What is the story behind Syndrome ‘K’ Disease?

As thousands of Jews in Nazi-occupied Italy were being sent to concentration camps in the fall of 1943, a group of dissident doctors figured out a way to save dozens of lives: Fabricate a disease so contagious and so deadly that Nazi soldiers would be too scared to even be in the same room as anyone infected by it.
Though their actions wouldn’t be revealed until 60 years later, the ruse began on October 16, 1943, when Nazis raided a Jewish ghetto near Rome’s Tiber River. As Jews were being rounded up, the doctors hid a number of runaways inside the walls of the nearby Fatebenefratelli Hospital. It was then that the doctors, including Vittorio Sacerdoti and a surgeon named Giovanni Borromeo, came up with a plan to diagnose the refugees with a fictitious disease. They called it Syndrome K.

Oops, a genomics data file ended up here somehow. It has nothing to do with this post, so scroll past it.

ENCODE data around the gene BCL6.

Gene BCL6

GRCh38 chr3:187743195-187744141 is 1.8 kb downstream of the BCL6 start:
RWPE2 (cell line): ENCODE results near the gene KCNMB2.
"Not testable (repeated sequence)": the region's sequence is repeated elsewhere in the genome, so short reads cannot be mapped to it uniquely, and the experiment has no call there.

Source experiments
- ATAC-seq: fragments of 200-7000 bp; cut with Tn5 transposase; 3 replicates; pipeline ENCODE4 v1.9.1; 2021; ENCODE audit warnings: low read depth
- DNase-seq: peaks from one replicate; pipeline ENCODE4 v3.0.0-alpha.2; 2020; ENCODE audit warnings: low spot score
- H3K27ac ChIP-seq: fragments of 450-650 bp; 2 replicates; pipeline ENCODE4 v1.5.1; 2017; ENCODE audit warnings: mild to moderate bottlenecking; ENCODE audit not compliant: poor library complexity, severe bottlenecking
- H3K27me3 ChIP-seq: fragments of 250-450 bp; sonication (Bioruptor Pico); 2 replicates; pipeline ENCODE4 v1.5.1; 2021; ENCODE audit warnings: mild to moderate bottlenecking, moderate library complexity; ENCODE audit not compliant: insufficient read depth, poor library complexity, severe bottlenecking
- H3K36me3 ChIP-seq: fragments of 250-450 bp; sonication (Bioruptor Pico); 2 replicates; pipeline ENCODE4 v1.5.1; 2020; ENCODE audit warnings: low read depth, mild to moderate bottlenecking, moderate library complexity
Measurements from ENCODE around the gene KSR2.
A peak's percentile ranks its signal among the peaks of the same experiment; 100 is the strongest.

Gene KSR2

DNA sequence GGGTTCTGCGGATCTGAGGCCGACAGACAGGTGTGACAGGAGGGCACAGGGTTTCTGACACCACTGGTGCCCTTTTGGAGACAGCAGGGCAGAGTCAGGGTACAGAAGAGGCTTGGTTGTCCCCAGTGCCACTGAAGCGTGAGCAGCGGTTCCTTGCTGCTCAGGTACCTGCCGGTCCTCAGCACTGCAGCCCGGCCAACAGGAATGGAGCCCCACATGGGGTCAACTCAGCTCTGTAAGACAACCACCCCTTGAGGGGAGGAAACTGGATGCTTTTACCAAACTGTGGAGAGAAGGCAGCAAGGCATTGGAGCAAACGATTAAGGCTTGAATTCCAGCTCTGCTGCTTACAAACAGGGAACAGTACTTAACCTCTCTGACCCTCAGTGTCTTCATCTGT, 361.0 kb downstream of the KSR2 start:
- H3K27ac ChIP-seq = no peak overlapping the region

Jewish children were instructed to cough, in imitation of tuberculosis, when soldiers passed through the hospital.
The hospital itself was even recognized as a “House of Life” by the International Raoul Wallenberg Foundation.

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